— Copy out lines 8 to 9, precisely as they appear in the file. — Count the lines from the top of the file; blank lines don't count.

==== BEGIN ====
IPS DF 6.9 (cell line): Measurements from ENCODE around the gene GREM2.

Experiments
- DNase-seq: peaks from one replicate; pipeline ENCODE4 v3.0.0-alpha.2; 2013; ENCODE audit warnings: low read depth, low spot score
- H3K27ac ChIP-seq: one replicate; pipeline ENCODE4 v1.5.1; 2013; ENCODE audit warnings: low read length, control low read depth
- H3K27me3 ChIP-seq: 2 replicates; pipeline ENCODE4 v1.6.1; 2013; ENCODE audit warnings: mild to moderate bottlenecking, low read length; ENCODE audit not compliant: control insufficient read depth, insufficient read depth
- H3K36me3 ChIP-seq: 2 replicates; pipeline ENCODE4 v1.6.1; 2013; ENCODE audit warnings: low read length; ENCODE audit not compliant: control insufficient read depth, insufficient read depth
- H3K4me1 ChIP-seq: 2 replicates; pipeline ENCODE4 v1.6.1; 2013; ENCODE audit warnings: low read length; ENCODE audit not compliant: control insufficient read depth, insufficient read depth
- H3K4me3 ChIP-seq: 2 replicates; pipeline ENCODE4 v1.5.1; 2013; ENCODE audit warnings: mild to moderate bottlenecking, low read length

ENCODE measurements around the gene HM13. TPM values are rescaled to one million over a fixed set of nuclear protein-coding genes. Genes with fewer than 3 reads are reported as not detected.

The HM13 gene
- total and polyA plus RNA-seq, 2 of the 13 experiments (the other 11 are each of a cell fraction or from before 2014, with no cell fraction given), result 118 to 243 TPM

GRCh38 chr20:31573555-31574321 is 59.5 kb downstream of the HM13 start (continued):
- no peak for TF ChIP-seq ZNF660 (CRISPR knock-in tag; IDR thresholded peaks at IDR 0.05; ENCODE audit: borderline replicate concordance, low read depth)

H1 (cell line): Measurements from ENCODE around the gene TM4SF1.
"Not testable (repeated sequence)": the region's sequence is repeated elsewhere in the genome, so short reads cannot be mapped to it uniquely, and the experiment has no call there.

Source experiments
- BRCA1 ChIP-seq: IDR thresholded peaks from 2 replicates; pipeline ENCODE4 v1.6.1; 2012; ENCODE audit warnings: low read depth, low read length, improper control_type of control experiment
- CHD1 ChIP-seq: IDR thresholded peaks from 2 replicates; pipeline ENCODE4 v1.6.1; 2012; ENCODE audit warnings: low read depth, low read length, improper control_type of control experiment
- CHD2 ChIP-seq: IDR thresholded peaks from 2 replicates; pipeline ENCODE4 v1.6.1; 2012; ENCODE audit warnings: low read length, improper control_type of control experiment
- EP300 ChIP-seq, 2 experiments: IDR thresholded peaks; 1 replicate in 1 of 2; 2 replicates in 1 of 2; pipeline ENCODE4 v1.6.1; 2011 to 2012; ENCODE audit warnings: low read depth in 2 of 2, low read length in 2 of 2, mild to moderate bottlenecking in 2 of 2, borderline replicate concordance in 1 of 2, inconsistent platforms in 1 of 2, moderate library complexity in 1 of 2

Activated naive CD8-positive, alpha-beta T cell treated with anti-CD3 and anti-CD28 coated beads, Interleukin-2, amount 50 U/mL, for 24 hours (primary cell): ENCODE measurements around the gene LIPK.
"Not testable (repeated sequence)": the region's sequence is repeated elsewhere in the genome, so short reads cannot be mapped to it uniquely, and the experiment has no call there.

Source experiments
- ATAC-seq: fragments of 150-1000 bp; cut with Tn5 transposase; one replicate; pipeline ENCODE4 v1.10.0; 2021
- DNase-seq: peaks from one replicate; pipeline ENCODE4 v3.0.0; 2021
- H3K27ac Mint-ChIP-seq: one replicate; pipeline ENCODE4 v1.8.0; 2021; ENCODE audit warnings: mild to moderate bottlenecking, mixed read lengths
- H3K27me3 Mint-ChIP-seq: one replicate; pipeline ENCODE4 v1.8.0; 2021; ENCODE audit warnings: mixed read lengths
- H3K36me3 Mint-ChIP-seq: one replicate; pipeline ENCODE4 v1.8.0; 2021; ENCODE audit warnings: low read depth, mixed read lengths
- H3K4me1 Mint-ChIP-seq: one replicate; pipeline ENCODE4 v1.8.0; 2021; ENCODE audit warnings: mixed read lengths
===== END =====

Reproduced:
- H3K4me3 ChIP-seq: 2 replicates; pipeline ENCODE4 v1.5.1; 2013; ENCODE audit warnings: mild to moderate bottlenecking, low read length

ENCODE measurements around the gene HM13. TPM values are rescaled to one million over a fixed set of nuclear protein-coding genes. Genes with fewer than 3 reads are reported as not detected.